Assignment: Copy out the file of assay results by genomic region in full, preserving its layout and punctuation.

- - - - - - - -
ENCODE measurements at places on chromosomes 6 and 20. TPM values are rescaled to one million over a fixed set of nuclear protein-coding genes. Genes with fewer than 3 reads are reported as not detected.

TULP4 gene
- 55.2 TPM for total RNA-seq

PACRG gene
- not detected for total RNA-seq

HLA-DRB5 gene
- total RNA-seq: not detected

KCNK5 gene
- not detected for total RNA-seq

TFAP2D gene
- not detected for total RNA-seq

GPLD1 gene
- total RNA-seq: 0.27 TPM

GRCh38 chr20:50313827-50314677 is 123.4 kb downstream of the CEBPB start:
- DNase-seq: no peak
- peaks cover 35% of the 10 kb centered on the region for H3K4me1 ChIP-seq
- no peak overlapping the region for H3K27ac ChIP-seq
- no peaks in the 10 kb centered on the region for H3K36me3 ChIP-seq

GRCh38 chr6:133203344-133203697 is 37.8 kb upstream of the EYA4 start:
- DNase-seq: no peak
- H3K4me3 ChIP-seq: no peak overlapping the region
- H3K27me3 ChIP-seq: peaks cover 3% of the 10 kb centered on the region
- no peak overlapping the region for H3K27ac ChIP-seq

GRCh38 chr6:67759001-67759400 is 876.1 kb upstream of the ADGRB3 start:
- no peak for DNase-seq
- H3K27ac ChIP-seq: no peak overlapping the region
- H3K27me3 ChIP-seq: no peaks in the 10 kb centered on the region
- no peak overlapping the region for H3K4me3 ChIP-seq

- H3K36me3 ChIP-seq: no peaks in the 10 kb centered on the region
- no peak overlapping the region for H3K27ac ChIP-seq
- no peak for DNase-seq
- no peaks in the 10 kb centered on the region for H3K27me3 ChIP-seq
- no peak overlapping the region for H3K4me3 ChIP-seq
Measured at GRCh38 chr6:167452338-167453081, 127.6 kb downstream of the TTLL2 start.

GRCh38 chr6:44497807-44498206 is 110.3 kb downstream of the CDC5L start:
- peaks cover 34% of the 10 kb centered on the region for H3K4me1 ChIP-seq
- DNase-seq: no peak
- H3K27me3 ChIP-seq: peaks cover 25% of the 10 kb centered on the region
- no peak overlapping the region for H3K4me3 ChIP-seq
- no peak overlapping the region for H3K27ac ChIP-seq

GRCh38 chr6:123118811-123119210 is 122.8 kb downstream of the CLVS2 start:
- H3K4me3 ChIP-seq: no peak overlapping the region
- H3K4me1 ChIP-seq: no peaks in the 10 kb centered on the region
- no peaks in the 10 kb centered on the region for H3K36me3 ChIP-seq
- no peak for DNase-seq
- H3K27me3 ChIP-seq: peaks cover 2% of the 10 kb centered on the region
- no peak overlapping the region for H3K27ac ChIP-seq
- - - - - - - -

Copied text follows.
ENCODE measurements at places on chromosomes 6 and 20. TPM values are rescaled to one million over a fixed set of nuclear protein-coding genes. Genes with fewer than 3 reads are reported as not detected.

TULP4 gene
- 55.2 TPM for total RNA-seq

PACRG gene
- not detected for total RNA-seq

HLA-DRB5 gene
- total RNA-seq: not detected

KCNK5 gene
- not detected for total RNA-seq

TFAP2D gene
- not detected for total RNA-seq

GPLD1 gene
- total RNA-seq: 0.27 TPM

GRCh38 chr20:50313827-50314677 is 123.4 kb downstream of the CEBPB start:
- DNase-seq: no peak
- peaks cover 35% of the 10 kb centered on the region for H3K4me1 ChIP-seq
- no peak overlapping the region for H3K27ac ChIP-seq
- no peaks in the 10 kb centered on the region for H3K36me3 ChIP-seq

GRCh38 chr6:133203344-133203697 is 37.8 kb upstream of the EYA4 start:
- DNase-seq: no peak
- H3K4me3 ChIP-seq: no peak overlapping the region
- H3K27me3 ChIP-seq: peaks cover 3% of the 10 kb centered on the region
- no peak overlapping the region for H3K27ac ChIP-seq

GRCh38 chr6:67759001-67759400 is 876.1 kb upstream of the ADGRB3 start:
- no peak for DNase-seq
- H3K27ac ChIP-seq: no peak overlapping the region
- H3K27me3 ChIP-seq: no peaks in the 10 kb centered on the region
- no peak overlapping the region for H3K4me3 ChIP-seq

- H3K36me3 ChIP-seq: no peaks in the 10 kb centered on the region
- no peak overlapping the region for H3K27ac ChIP-seq
- no peak for DNase-seq
- no peaks in the 10 kb centered on the region for H3K27me3 ChIP-seq
- no peak overlapping the region for H3K4me3 ChIP-seq
Measured at GRCh38 chr6:167452338-167453081, 127.6 kb downstream of the TTLL2 start.

GRCh38 chr6:44497807-44498206 is 110.3 kb downstream of the CDC5L start:
- peaks cover 34% of the 10 kb centered on the region for H3K4me1 ChIP-seq
- DNase-seq: no peak
- H3K27me3 ChIP-seq: peaks cover 25% of the 10 kb centered on the region
- no peak overlapping the region for H3K4me3 ChIP-seq
- no peak overlapping the region for H3K27ac ChIP-seq

GRCh38 chr6:123118811-123119210 is 122.8 kb downstream of the CLVS2 start:
- H3K4me3 ChIP-seq: no peak overlapping the region
- H3K4me1 ChIP-seq: no peaks in the 10 kb centered on the region
- no peaks in the 10 kb centered on the region for H3K36me3 ChIP-seq
- no peak for DNase-seq
- H3K27me3 ChIP-seq: peaks cover 2% of the 10 kb centered on the region
- no peak overlapping the region for H3K27ac ChIP-seq